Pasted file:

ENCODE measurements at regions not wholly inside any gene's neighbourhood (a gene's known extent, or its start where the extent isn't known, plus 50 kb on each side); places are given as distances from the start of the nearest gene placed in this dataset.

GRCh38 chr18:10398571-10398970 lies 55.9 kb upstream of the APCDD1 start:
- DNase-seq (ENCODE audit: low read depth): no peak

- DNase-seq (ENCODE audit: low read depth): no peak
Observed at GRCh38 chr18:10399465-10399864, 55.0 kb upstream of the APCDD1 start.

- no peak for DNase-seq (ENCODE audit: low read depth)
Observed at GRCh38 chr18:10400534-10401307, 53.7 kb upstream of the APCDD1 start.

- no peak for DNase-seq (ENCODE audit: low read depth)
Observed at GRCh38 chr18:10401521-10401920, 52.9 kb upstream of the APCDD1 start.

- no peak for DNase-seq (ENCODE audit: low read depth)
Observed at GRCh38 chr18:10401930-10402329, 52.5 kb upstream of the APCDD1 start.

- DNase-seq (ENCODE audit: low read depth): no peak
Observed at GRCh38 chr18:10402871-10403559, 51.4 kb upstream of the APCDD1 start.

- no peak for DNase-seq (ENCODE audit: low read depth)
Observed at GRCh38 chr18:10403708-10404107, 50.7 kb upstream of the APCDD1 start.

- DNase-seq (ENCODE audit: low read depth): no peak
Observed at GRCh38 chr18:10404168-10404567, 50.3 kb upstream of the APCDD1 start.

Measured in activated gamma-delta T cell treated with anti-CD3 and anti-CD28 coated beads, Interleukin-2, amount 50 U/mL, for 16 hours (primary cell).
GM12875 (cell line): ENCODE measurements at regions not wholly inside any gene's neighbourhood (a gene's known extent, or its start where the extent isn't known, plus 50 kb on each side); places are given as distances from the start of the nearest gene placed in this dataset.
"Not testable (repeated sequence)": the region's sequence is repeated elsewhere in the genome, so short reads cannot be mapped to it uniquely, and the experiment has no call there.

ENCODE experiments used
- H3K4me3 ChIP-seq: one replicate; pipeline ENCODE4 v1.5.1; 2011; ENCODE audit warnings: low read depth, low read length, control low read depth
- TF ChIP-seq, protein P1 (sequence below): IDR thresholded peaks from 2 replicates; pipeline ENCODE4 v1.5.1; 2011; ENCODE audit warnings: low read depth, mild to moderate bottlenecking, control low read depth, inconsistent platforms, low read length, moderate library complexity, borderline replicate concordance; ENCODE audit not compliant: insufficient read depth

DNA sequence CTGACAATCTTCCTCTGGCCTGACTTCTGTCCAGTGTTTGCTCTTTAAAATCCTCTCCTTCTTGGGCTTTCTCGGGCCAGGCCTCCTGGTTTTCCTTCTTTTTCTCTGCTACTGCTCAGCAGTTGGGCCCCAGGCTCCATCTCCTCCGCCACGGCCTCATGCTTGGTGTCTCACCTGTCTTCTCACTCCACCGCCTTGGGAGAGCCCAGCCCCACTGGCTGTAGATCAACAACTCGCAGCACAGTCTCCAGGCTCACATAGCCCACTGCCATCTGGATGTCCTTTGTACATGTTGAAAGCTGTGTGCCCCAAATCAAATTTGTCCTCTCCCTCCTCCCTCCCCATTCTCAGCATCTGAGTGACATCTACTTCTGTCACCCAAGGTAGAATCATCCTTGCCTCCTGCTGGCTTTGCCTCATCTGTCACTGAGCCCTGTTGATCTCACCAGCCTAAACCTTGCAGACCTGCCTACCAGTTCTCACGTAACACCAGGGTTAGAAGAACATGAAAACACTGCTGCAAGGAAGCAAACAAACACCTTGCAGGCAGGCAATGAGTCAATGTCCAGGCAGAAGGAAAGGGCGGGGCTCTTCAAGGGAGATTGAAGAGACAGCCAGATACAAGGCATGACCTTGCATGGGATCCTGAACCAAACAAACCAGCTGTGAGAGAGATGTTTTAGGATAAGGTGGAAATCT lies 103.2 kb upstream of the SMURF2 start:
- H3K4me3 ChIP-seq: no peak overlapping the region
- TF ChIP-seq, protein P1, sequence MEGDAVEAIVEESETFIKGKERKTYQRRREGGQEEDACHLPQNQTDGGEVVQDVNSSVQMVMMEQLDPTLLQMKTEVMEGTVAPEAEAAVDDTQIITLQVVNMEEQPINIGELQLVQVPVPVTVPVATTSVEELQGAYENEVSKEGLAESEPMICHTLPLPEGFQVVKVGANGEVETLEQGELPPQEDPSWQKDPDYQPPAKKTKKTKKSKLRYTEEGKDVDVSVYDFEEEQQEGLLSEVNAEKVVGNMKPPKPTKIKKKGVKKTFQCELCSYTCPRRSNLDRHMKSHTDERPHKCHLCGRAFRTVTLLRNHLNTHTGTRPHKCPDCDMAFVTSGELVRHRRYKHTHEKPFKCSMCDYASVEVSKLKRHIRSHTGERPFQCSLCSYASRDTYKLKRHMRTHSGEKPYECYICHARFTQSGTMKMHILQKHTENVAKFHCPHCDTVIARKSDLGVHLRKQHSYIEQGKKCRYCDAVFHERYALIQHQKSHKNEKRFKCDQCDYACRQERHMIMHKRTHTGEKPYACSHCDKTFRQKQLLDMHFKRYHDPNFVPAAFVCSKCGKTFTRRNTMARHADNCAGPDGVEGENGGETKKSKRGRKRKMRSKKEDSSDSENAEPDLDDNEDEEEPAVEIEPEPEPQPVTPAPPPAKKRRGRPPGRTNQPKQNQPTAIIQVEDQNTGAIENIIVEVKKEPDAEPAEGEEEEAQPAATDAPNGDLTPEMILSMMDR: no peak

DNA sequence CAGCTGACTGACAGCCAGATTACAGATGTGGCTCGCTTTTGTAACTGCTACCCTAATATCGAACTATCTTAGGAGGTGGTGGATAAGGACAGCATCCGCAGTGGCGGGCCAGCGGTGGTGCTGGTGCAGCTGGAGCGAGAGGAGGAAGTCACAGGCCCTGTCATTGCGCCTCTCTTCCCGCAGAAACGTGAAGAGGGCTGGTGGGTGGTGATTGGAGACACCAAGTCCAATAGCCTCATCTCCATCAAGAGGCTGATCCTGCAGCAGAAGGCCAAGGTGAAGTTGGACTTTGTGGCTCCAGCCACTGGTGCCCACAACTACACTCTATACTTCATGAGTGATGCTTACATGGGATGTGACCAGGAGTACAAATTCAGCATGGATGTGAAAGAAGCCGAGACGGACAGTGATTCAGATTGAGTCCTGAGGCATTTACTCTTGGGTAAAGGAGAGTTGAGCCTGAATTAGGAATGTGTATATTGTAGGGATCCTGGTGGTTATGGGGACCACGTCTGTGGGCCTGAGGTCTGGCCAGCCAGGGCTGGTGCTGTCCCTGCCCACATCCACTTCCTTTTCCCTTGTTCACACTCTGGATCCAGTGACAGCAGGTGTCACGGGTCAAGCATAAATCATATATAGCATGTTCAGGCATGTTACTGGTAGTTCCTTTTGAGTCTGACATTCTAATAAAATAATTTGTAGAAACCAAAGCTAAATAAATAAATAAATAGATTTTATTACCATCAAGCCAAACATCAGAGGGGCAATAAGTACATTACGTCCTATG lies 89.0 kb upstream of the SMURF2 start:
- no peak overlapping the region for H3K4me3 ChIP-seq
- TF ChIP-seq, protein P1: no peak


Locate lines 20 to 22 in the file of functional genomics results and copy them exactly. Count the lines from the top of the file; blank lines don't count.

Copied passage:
"Not testable (repeated sequence)": the region's sequence is repeated elsewhere in the genome, so short reads cannot be mapped to it uniquely, and the experiment has no call there.

ENCODE experiments used
- H3K4me3 ChIP-seq: one replicate; pipeline ENCODE4 v1.5.1; 2011; ENCODE audit warnings: low read depth, low read length, control low read depth